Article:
8 a.m. ET: The 2010 campaign began in earnest Monday, and with it the fight for the fate of President Obama's first term.
Republicans had nibbled at the edges of Obama's popularity before, testing for weakness by voting against the stimulus bill, mocking his efforts to change America's image abroad and peddling the argument that a campaign based on change had instead brought forth more of the same. But those small skirmishes were only prelude, as the GOP mounted a full-fledged assault on Obama's signature initiative -- health care -- on the six-month anniversary of his inauguration. At the same time, the president is heeding the wishes of fellow Democrats by engaging personally in the debate and mounting a series of events this week to highlight the need for action. This argument will shape the narrative of the midterm election, which could well hinge as much on Obama's ability to deliver his promised reforms as it will on the state of the economy.
Violent metaphors abound this morning. Jim DeMint started things off last week by saying that a defeat on health care would be Obama's "Waterloo." (Mixing wars, DeMint also said "this health care issue Is D-Day for freedom in America.") The Los Angeles Times reports Michael Steele "escalated" his "assault" Monday as Republicans are "smelling blood." It's a "political street fight," Politico declares. William Kristol drew attention by advising Republicans: "Go for the kill." John Boehner urged that Democrats be "torn apart by wild dogs and left to rot." Okay, he didn't. But would you have been surprised if he had?
Amid all the destruction and mayhem, it's easy to forget that Obama still doesn't have a health care plan, just a set of general principles from which congressional Democrats are attempting to extrapolate one. And Republicans don't seem to have a better idea -- at least, not one that will accomplish Obama's twin goals of cutting costs and vastly reducing the number of uninsured at the same time. So while Obama, Steele and other party leaders fight at the philosophical level, negotiators on the Hill are plowing through the actual details. "Democrats are considering scaling back proposed taxes on the rich, reconsidering taxing employer health benefits, and possibly trimming the total cost of the package to make subsidies for the uninsured less generous than advocates have sought," the Wall Street Journal reports.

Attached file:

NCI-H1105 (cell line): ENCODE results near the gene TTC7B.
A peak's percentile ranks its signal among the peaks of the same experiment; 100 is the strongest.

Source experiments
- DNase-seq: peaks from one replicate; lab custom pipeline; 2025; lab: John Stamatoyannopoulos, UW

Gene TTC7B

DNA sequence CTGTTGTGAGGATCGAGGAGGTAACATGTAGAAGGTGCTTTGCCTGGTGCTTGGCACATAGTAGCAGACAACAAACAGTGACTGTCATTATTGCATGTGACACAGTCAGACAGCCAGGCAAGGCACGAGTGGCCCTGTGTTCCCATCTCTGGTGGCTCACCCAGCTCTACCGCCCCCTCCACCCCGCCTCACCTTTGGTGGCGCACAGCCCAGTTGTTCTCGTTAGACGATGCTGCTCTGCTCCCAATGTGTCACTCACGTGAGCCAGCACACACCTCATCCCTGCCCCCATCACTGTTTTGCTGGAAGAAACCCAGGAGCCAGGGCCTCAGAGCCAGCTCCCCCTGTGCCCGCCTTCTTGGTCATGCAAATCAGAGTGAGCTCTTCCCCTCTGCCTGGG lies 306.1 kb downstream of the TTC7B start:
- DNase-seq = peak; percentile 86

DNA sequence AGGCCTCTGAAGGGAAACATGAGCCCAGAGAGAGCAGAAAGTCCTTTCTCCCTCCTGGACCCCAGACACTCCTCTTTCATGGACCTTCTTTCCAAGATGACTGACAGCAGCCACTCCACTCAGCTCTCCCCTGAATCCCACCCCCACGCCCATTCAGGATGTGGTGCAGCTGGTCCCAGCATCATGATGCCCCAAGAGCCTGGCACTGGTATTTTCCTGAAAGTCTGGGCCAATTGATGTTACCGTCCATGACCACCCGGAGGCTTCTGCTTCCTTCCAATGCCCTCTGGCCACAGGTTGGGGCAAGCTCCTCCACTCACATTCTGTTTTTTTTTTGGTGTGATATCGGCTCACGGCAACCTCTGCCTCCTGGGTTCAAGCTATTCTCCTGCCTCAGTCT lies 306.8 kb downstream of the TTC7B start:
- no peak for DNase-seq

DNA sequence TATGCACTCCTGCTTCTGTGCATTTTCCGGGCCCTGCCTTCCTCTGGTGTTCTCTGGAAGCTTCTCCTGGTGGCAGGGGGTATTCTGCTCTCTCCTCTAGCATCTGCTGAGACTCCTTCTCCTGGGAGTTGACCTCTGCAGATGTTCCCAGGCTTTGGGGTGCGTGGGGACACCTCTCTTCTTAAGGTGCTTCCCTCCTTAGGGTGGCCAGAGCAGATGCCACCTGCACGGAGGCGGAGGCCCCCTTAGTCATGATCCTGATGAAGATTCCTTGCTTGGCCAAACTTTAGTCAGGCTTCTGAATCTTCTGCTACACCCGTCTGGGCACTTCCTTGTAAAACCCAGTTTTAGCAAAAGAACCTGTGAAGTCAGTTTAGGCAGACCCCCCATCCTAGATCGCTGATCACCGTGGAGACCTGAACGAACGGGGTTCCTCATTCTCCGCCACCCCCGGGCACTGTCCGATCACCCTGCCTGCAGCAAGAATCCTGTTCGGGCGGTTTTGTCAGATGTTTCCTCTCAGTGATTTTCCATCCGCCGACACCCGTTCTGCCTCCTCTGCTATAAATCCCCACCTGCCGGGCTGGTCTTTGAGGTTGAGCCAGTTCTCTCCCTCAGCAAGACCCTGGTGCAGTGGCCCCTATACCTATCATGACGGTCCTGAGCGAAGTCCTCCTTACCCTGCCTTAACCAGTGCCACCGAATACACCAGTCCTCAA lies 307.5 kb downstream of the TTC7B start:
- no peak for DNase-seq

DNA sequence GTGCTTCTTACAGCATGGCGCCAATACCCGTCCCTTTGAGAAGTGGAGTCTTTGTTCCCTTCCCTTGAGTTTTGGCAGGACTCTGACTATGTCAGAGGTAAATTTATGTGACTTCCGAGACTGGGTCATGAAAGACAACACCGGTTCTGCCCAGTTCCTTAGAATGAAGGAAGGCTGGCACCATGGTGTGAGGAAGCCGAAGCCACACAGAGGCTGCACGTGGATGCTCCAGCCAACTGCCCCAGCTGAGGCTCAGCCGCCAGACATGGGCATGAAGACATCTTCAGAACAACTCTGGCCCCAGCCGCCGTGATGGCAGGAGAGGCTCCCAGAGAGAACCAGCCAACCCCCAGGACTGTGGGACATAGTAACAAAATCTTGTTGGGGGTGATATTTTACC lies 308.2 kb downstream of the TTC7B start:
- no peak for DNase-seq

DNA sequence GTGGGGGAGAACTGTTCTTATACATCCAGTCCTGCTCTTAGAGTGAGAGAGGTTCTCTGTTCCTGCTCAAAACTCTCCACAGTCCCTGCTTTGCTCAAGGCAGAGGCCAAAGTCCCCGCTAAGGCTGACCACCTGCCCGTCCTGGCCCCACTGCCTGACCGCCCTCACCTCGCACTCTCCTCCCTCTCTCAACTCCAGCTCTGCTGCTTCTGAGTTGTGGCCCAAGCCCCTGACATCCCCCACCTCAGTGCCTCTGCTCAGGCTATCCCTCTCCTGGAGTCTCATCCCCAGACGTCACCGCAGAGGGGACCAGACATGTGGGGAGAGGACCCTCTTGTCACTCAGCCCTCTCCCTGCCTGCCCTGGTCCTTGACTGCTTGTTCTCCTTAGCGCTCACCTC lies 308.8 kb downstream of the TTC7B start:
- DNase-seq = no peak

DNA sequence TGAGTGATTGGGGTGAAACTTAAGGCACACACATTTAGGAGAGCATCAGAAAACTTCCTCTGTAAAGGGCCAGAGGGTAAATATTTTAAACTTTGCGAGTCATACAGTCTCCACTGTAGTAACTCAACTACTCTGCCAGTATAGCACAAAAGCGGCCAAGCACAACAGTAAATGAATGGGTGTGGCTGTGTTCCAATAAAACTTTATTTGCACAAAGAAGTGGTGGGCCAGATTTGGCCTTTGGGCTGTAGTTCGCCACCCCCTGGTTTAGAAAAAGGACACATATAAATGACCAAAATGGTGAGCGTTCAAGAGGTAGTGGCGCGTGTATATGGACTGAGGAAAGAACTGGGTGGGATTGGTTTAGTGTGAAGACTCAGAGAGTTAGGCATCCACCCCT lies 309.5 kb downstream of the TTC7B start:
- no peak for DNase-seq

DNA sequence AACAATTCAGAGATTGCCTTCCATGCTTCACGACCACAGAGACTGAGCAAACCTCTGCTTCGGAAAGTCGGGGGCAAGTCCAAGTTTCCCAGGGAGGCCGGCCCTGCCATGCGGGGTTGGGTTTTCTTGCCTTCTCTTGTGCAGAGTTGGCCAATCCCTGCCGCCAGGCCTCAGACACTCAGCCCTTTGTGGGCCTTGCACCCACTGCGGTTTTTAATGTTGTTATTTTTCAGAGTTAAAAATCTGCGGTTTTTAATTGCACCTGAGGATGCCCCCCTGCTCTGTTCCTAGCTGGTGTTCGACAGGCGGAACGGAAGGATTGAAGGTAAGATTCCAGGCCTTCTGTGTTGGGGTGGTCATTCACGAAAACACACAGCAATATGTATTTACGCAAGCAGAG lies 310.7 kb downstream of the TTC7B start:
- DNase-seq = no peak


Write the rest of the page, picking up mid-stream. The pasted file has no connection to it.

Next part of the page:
A pair of liberal groups is launching an ad in Montana urging Max Baucus to include a public insurance option in the Finance Committee's plan, while America's Health Insurance Plans is running a spot in Washington vaguely calling for Congress to "fix" health care. Lots of Washingtonians' beach vacations this summer will be financed by this fight: AARP spent more than $5 million on lobbying in the second quarter of 2009, while PhRMA spent $6.2 million and the American Medical Association shelled out $4 million.
As for that August deadline, Roll Call's headline says, "Health Timeline on Life Support," but the White House is trying to keep it breathing. "If there are no deadlines, nothing gets done in this town," Obama said Monday in an interview with Jim Lehrer, though he added it wouldn't be the end of the world if "it's going to spill over by a few days or a week." The New York Times says "it was increasingly clear the Senate would not be ready to vote on its bill before its recess begins on Aug. 8, and that House Democrats seemed unwilling to vote to raise taxes without knowing where the Senate stood."
This morning also brings more shaky poll numbers for Obama. A new Public Strategies Inc./Politico poll found that 54 percent of respondents said they "trust" the president, down 12 points since March. The poll showed Democrats were trusted by 42 percent (down 10 points), and Republicans by 36 percent (down 4 points). Gallup found that Obama's approval rating gradually trended downwards in the second quarter of his presidency. Republicans see the same numbers, and that's why they've decided to go to war. The winner of this fight will be crowned next November.
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